Studio Diaries #1: Regina
Regina takes us through her painting process as she begins and meddles with a new piece.
By Regina Sinnott
I should start off by announcing that I haven’t “written” since “college” and I’m afraid of this. I make paintings about the feeling of nostalgia. This is the slow evolution of a piece I’m painting, working title “Braids in the Dining Room on Parkhurst Road.”
January 13, 2022
This painting began when I was looking through old photos with my aunt this past January. We came across this photo of me braiding my aunt Ellen’s hair at the dining table in the house I grew up in.
January 18, 2022
I started with a study of my sweet little child face. I used oils on a six-inch panel primed with clear gesso. As a frequent self-portaiter, I have gotten used to drawing and painting the proportions of my adult face, and it was an odd exercise to study my childhood features so closely and notice the ways they’ve changed and stayed the same. It was oddly emotional to recall this time in my life: I was ten years old, had recently moved from CT to NY, and was struggling to make friends. I was painfully shy and hated being photographed, but for some reason in this image, I locked eyes with the camera to proudly show off my work. I’m hiding behind Ellen, whose hair I had just braided, and I’m hiding behind a chunk of hair that covers a third of my face, but I’m choosing to be seen.
February 16, 2022
A month went by where I did not go to the studio. I was caught up with my several part-time jobs, the effort of maintaining a social life, and managing my mental health. I found myself stuck in the cycle of being too tired to go to the studio and then feeling like a fraud loser fake artist failure. And being too tired to do anything about it! Classic February.
Eventually the day came where I mustered up the courage to face myself (yay?) and I found myself back at the studio. I had a 22-inch square canvas laying around and samples of house paint from Home Depot in a few bright colors left over from another project. I love using house paint. In high school and through college, I painted set pieces and backdrops for a children’s theatre. We used house paint and mixed colors in Solo cups. It was always messy, but it’s how I learned to paint form and dimension.
After a quick sketch to flesh out my composition, I blocked in the basic shapes:
March 2, 2022
Today’s work began by drawing in facial features with fine-point Sharpie. At this point, I was trying to stay experimental and loose and I wasn’t exactly sure which direction the piece would go in. I ended up re-painting over my face because I didn’t want to look at it anymore. I added a pattern to the green sweater, leaving the paint strokes loose and messy. I then added colorful rendering to Ellen’s face, Sharpied in a sketch of the background, and called it a day.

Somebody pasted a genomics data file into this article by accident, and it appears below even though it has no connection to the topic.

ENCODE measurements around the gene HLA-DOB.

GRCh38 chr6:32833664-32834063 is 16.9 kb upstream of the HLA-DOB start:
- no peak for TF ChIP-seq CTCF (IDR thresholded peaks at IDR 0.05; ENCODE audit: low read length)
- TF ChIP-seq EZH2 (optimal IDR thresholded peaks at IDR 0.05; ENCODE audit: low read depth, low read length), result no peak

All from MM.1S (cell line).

March 7, 2022
The first thing I did was gesso over Ellen’s face. I liked the use of color, but the piece felt very incohesive, so I decided to take a step back and think about how to proceed. While discussing this piece and the direction it was headed in with my studiomates, I remember saying, “I didn’t complete a single thought before diving into this painting.” It was all over the place, so I spent some time journaling, thinking, and feeling. After coming up with a game plan, I worked on rendering the objects on the table, each in their own color.
March 8, 2022
I added dimension to the tablecloth and added the floral pattern because floral tablecloths elicit a specific nostalgia, reminding me of my grandparents’ condo where we always did Christmas Eve growing up. I painted over the Sharpie background from the previous day and added in texture on my sweater. There is work to be done on the bag, and I suppose I’ll have to take some more time and figure out where to take this next.
March 18, 2022
As I’m writing this it’s been 10 days since I’ve gotten down to the studio. I’ve been babysitting and checking coats and smiling at customers at my retail job. It’s hard to express the feeling of letting yourself down by being preoccupied with Real Life. If I was perfect, I would go to the studio every time I had a day off. I sleep instead. It’s hard being imperfect!
April 1, 2022
I showed this piece in all its unfinished glory at an Open Studios that my studiomates and I hosted. I like the way this piece ties in with my body of work. I look forward to finishing it eventually, but for now I’m going to sit with it until I gain clarity on how to continue.